BANGKOK (AP): Scientists have discovered 224 new species, including a monkey with ghostly white circles around its eyes, across the Greater Mekong region in 2020 alone, despite looming threats such as climate change and human activities like logging, the World Wildlife Fund’s (WWF) latest update revealed.
The conservation group’s report, released Wednesday, highlights the need to protect the rich biodiversity and habitats in the region, which includes Vietnam, Cambodia, Laos, Thailand and Myanmar.
The species listed were found in 2020 but last year’s report was delayed. The monkey is called the Popa langur, for it lives on the steep hillsides of the extinct Mount Popa volcano in Myanmar. It is the only new mammal. There are also dozens of newly identified reptiles, frogs and newts, fish and 155 plant species, including the only known succulent bamboo species found in Laos.
The Mekong region is a biodiversity hot spot and home to tigers, Asian elephants, saola – an extremely rare animal also called the Asian unicorn or spindlehorn – and thousands of other species.
Including this latest list, scientists have identified more than 3,000 new species in the region since 1997, the WWF said.
Scientists used measurements and samples from museum collections to compare and identify key differences with features of the newly discovered animals and plants, the report said.
Studying such differences can help determine the range of species and threats to their survival, Thomas Ziegler, a curator at the University of Cologne’s Institute of Zoology, said in introducing the report.
Identifying new species is tricky, though, and sometimes it can only be determined using various methods, such as frog calls and genetic data used to distinguish the Cardamom leaf little frog, found high up in the Cardamom mountains in a wildlife refuge.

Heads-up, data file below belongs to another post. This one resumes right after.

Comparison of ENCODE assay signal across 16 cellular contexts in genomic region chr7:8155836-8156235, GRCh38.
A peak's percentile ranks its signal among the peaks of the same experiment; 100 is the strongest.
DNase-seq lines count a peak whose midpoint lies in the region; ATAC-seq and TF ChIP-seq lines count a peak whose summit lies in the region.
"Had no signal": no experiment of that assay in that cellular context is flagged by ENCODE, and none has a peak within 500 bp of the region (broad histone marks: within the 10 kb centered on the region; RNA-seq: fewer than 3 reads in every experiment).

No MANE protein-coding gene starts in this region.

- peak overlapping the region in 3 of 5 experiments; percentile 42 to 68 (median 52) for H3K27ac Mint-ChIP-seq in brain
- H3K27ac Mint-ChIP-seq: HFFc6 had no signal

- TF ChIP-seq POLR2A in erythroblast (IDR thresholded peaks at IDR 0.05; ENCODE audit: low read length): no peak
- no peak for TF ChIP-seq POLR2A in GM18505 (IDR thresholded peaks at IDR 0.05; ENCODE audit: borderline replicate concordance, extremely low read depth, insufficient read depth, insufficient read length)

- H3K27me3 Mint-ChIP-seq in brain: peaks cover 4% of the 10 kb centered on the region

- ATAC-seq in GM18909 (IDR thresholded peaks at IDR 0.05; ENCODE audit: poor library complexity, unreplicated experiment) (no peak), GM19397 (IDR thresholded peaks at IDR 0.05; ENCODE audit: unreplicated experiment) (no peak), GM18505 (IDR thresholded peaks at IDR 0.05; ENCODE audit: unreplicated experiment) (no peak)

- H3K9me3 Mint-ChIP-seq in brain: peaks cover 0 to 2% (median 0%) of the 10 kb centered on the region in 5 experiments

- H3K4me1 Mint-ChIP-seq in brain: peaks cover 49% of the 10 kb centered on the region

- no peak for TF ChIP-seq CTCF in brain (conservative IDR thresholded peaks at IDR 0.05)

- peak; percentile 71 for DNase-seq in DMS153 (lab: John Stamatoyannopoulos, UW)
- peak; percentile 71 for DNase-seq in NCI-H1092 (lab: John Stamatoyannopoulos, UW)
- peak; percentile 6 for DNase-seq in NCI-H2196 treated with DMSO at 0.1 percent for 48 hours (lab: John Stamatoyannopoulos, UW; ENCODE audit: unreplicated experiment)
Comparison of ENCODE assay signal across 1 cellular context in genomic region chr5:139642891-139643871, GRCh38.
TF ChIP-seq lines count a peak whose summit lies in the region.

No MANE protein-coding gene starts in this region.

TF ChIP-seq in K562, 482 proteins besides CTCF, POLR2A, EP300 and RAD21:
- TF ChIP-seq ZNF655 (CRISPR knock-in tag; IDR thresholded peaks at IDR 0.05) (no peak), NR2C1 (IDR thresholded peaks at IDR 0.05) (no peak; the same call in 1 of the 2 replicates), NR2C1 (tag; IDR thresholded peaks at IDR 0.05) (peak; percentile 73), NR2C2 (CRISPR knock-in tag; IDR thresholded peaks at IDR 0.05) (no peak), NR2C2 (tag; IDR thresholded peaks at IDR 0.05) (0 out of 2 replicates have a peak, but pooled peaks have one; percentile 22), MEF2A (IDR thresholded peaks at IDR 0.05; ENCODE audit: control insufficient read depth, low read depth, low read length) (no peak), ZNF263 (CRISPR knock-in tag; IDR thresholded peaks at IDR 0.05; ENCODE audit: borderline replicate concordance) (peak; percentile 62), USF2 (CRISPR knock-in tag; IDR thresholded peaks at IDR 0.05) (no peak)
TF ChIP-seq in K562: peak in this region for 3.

Some species are found in more than one country, including the bright orange twin slug snake, which consumes slugs.
The Popa langur was identified based on genetic matching of recently gathered bones with specimens from Britain’s Natural History Museum collected more than a century ago, the report said. The broad white rings around its eyes and its front-pointing whiskers are the two main distinguishing characteristics.
The WWF, working with Fauna and Flora International (FFI), caught images of the monkeys using camera traps in 2018. FFI reported the discovery late last year.
The monkey is a candidate to be listed as a critically endangered species on the “Red List” of the International Union for the Conservation of Nature (IUCN), the report said, since only 200-250 are thought to survive in the wild, in a handful of places.
Underscoring the urgency of such work, more than 38,000 of the 138,000 species on the IUCN tracks, are on the brink of extinction.
A new type of begonia with reddish flowers and a berry-like fruit was also found in the uplands of Myanmar, where illegal mining and logging have become an increasingly serious threat in the country, which is at the crosshairs of political turmoil following a military takeover a year ago.
Despite human encroachments on tropical forests and other wild zones, much of the Greater Mekong is still little explored and each year dozens of new species are found – a glimmer of hope as so many species go extinct.
Not all new species are found deep in jungles. One of the new plant species is a ginger plant called “stink bug” for its pungent odor similar to big beetles Thais use to make a kind of chili dipping paste served with rice, the report said.
It was found in northeastern Thailand in a plant shop.